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The Construct of Islamic Terror

By Maidul Islam

July 16, 2016

World leaders are expressing dismay, sadness and solidarity with France over the attack carried out by a man who drove truck into crowds of people celebrating France's national day in Nice. (AP Photo/Rob Griffith) A woman places a candle during a vigil to honour victims of the Bastille Day tragedy in Nice, France, in Sydney, Australia, Friday, July 15, 2016. World leaders are expressing dismay, sadness and solidarity with France over the attack carried out by a man who drove truck into crowds of people celebrating France’s national day in Nice. (AP Photo/Rob Griffith)

Recent terror attacks in the month of Ramzan in Dhaka, Baghdad and Medina by Islamist extremists have again brought to light the question of vilification of the entire Muslim community in social media and in a section of mainstream media. Though we do not have firm evidence of the hand of Islamists in the July 14 attack in Nice in France, Islam might still be blamed for the carnage. There is an increasing trend to blame Islam for producing “Jihadi” terrorists. However, the Muslim Ulema’s critique of terrorism as antithetical to Islam (which, like many religions, spreads the message of peace) is rarely highlighted by the media. Is this a new trend of Islamophobia in the media?

The global phenomenon of Islamophobia is a product of hundreds of years of Orientalist discourses constructed by the Western colonial education system. The dominance of many parts of the medieval world by Islamic cultures is described as “dark ages” in such discourses. In one of his celebrated essays, ‘The Campaign Against ‘Islamic Terror,’ Edward Said has shown how the depiction of Islam as a threat to the West is largely a discourse that was produced by mainstream American academia and journalism in search of a new “manufactured enemy” in the post-Soviet world order. Said, in his book Covering Islam, has also argued how the western media and academic experts in the West have often produced biased, stereotypical and mythical representations of Islam.

Such discourses produced the phenomenon of “Islamophobia” that was reproduced in media caricatures and stereotyped political cartoons. Peter Gottschalk and Gabriel Greenberg’s, Islamophobia: Making Muslims the Enemy shows that media caricatures and political cartoons showing Muslims as “terrorists”, “irrational”, “violent”, “evil”, “oppressive” and “fanatics” date even further back. Political caricatures of Muslims and Islam in the Western media are as old as the Suez Canal crisis of 1956-1958.

They made an appearance during the 1974 oil crisis, the revolution, the hostage crisis of 1979-1980 and Gulf war of 1990. The 9/11 incident followed by the Afghanistan war in 2001 and the invasion and occupation of Iraq in 2003 saw such imagery acquire a sharper edge. The prejudicial view of Islam and Muslims as backward and fanatical and not compatible with modernity slots Muslims — and Islam — into a homogenous, essentialist and unitary category without acknowledging the multiplicity of Islamic groups and the heterogeneity of the Muslim world.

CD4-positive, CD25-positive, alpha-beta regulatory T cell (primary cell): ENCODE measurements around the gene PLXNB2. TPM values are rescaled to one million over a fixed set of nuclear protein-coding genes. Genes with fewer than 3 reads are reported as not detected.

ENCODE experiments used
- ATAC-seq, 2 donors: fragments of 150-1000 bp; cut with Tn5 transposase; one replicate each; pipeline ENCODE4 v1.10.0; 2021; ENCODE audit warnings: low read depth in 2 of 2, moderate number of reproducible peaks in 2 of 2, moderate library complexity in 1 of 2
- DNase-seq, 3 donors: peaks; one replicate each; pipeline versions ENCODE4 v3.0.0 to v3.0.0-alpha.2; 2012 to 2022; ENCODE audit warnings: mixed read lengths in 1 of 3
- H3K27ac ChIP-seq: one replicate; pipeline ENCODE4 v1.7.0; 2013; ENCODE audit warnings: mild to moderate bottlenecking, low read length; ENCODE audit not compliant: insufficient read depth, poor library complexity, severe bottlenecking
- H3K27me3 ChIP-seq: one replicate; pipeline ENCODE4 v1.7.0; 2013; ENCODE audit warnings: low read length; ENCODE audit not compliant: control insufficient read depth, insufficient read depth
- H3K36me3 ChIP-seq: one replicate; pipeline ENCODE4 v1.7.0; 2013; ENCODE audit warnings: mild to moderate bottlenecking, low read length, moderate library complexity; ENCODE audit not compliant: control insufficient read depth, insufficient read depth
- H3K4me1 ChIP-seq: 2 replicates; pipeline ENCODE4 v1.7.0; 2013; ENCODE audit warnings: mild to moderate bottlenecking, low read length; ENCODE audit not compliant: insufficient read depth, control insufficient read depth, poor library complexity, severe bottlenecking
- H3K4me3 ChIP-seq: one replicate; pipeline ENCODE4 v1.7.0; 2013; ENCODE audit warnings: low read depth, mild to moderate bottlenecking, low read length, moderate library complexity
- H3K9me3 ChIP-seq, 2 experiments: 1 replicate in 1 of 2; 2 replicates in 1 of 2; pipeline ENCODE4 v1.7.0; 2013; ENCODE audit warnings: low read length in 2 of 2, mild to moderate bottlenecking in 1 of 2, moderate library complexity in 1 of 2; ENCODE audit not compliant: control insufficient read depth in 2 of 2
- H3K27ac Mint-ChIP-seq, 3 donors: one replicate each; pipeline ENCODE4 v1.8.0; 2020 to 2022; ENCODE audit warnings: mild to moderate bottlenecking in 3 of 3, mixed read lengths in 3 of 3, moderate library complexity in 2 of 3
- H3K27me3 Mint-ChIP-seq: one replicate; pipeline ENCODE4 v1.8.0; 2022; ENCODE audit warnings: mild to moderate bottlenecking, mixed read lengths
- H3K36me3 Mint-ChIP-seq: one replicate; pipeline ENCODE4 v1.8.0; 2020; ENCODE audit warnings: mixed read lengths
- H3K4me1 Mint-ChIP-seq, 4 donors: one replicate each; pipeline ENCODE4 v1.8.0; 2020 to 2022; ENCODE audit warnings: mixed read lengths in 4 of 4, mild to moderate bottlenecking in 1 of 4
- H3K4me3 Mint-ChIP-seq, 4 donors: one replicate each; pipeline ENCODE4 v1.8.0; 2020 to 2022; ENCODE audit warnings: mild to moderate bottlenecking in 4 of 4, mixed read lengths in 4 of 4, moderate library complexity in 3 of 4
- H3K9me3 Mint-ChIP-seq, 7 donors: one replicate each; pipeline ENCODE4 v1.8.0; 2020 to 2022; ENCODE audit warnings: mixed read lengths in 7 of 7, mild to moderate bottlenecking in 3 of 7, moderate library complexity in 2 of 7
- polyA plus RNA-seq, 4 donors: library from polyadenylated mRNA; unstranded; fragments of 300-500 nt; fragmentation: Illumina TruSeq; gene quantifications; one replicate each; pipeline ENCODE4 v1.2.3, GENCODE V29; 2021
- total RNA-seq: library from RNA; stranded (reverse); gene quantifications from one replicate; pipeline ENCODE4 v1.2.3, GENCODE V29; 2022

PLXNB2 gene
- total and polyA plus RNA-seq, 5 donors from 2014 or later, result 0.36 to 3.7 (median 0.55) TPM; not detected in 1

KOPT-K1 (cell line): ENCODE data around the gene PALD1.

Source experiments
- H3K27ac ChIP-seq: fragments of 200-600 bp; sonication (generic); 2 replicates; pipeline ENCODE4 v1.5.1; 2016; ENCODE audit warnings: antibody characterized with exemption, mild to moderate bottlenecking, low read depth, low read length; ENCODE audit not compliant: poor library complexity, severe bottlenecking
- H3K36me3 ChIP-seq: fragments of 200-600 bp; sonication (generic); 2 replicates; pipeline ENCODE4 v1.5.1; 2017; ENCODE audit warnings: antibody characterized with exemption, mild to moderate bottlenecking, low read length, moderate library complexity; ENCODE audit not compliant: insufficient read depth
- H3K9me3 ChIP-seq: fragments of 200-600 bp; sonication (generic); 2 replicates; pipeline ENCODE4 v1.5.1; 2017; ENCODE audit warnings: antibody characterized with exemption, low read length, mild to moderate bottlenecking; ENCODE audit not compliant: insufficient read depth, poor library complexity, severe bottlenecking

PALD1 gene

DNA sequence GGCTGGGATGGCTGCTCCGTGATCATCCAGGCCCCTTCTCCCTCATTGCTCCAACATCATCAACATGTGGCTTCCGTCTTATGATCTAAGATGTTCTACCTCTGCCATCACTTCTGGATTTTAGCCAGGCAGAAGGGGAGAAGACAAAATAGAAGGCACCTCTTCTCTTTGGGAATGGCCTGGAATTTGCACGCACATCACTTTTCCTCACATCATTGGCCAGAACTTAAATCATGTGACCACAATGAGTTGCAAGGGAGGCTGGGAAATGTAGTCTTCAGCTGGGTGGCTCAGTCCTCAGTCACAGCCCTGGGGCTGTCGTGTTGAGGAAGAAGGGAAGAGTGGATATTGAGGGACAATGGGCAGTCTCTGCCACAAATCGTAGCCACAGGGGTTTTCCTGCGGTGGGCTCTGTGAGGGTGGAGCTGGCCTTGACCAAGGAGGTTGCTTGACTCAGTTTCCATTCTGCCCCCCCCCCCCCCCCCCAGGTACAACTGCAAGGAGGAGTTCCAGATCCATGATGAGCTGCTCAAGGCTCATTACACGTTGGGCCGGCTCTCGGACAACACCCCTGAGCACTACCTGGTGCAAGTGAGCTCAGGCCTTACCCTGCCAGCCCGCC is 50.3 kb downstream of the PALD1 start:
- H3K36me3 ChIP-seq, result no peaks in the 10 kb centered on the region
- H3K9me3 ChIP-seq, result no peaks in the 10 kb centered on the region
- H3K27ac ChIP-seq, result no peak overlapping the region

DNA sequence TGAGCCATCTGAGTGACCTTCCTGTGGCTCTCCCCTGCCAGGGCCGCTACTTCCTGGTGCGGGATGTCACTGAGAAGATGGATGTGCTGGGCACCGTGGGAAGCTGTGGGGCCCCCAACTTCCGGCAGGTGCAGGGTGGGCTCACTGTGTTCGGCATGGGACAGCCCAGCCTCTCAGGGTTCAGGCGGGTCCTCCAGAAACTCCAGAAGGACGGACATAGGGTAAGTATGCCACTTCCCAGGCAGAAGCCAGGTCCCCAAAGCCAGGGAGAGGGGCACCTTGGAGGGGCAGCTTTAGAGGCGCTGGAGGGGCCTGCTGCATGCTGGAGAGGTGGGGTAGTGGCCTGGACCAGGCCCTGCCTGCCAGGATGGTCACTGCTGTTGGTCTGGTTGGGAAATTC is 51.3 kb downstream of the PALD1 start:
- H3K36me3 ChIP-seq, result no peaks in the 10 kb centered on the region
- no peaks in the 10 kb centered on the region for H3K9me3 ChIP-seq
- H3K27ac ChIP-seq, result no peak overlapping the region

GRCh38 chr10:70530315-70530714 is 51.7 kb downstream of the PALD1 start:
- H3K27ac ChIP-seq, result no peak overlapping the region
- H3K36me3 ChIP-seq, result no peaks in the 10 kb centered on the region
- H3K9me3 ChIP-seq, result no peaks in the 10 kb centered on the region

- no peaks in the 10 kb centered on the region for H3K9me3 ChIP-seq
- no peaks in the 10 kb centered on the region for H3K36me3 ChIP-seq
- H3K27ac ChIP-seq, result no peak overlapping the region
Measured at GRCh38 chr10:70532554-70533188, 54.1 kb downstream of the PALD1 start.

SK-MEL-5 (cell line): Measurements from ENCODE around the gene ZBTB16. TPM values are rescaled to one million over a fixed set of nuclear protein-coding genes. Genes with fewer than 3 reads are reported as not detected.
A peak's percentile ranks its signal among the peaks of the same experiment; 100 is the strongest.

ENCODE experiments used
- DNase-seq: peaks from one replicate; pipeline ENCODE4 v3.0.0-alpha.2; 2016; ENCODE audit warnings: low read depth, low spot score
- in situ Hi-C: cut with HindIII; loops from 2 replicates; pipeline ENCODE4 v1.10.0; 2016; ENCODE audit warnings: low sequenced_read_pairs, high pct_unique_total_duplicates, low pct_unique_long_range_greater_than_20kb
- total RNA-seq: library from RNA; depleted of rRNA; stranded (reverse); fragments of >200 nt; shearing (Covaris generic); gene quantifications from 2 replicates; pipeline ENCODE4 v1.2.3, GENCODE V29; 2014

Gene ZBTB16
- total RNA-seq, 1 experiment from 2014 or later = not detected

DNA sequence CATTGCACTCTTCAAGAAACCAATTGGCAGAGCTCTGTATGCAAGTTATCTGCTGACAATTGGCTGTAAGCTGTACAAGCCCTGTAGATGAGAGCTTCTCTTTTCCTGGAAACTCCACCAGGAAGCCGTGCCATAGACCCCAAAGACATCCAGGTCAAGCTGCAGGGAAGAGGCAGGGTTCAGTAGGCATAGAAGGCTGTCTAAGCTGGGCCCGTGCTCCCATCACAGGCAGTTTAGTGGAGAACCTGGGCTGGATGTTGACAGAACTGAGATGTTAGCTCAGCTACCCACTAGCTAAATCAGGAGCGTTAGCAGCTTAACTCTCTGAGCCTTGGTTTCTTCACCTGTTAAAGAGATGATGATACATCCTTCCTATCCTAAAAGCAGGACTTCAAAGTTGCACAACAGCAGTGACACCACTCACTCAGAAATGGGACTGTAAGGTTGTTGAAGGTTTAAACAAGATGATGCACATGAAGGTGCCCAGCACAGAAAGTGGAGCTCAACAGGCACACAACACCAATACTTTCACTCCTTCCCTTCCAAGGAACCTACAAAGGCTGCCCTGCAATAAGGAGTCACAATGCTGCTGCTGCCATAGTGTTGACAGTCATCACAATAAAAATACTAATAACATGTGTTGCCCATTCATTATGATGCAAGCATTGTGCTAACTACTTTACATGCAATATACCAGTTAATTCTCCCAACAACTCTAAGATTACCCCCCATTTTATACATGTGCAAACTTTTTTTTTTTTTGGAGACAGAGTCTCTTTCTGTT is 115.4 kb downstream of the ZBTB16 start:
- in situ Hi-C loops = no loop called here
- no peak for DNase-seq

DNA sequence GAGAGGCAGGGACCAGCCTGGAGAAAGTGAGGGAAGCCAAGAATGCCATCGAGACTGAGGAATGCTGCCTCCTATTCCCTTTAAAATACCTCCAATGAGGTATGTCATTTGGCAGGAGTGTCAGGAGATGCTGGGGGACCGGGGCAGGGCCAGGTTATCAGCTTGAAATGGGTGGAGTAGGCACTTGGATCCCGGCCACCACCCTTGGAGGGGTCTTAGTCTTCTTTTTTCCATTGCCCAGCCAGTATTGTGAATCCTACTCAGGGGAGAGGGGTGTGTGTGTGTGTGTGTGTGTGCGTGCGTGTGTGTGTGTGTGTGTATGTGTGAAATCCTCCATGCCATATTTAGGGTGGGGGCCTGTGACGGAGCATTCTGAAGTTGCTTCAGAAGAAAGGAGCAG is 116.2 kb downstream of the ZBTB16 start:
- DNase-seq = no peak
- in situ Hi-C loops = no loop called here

Popular cinema in Hollywood and, to an extent, Bollywood, has also contributed in reinforcing stereotypical images of Muslims as terrorists. Many Bollywood films make a direct connection between Muslims and terrorism, and stir up sentiments against Islam and Muslims. The community is rarely shown as a victim of terrorism, which threatens lives of both Muslims and non-Muslims. The profile of the victims of terrorist attacks in Dhaka, Baghdad and Medina shows that terrorism makes no distinction between Muslims and non-Muslims.

It is well-known that numerous terrorist groups have organisational bases among non-Muslims. According to the Forbes’ latest list of the world’s top ten richest terrorist organisations, two are non-Islamic outfits — the Revolutionary Armed Forces of Colombia (FARC) and the Real Irish Republican Army. The Aum Shinrikyo in Japan and Democratic Karen Buddhist Army in Myanmar claim to be inspired by Buddhism. The Maronites in Lebanon and Syria, Orange Volunteers, Loyalist Volunteer Force and Red Hand Defenders in Northern Ireland, the anti-abortion Army of God in the United States, the Lord’s Resistance Army in Uganda and various neo-Nazi groups in Europe claim to follow Christianity.

In 2011, Anders Behring Brieivik, a neo-Nazi, carried out the horrendous attacks that killed 77 and injured 319 in Oslo in Norway. Not many decades ago, Zionist groups like Jewish Underground, Brit Hakanaim and Kingdom of Israel, as well as certain anti-communist outfits, took part in terrorist activities. Some left-wing groups, including the Maoists in India, have been designated as terrorist outfits. Hindutva activists are alleged to have organised the Malegaon, Nanded, and Hyderabad’s Mecca Masjid blasts.

However, it is noteworthy that there is an increasing trend of Arabisation and Wahhabisation among South Asian Muslims. Changing dress codes and changing mannerisms reflect the growing Arabisation of Muslims. This tendency

is detrimental to the otherwise plural character of South Asian Muslims. Islamic theology needs to address the core

problems of the religion; these pertain to gender inequality, unequal property rights for women, discrimination against women after divorce and the right to use contraception. This is only possible through democratic movements in the Muslim community: Moderate Muslims should take charge and not become passive spectators and victims of Islamist extremism.